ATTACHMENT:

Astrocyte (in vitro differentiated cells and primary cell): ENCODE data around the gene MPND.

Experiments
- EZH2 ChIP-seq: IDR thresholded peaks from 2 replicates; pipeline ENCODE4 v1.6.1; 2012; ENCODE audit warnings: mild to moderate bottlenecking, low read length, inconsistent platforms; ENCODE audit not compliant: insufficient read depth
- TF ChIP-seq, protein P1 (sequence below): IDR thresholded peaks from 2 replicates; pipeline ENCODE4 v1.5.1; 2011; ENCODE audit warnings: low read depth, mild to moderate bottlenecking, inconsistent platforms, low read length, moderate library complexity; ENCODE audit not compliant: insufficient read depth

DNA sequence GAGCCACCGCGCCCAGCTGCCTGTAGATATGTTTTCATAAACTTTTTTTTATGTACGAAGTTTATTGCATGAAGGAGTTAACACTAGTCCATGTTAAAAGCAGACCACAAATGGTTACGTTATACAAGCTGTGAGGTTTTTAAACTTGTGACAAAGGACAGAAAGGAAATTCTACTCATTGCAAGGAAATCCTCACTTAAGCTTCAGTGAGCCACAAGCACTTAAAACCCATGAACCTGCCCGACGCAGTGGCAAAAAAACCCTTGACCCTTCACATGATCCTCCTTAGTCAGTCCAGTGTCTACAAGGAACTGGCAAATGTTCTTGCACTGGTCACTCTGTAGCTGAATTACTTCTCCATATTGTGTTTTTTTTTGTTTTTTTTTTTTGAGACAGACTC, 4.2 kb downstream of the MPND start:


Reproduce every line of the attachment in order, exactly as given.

Astrocyte (in vitro differentiated cells and primary cell): ENCODE data around the gene MPND.

Experiments
- EZH2 ChIP-seq: IDR thresholded peaks from 2 replicates; pipeline ENCODE4 v1.6.1; 2012; ENCODE audit warnings: mild to moderate bottlenecking, low read length, inconsistent platforms; ENCODE audit not compliant: insufficient read depth
- TF ChIP-seq, protein P1 (sequence below): IDR thresholded peaks from 2 replicates; pipeline ENCODE4 v1.5.1; 2011; ENCODE audit warnings: low read depth, mild to moderate bottlenecking, inconsistent platforms, low read length, moderate library complexity; ENCODE audit not compliant: insufficient read depth

DNA sequence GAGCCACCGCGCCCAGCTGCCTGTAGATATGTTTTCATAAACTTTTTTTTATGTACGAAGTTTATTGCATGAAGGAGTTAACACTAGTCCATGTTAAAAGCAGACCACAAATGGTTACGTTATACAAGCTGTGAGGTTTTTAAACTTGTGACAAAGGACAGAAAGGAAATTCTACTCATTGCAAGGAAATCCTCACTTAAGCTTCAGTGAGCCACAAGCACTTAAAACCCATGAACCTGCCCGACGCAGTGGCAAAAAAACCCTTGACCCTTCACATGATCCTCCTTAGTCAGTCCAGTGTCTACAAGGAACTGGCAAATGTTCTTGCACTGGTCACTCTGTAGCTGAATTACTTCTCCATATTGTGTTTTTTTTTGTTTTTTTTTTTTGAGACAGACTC, 4.2 kb downstream of the MPND start: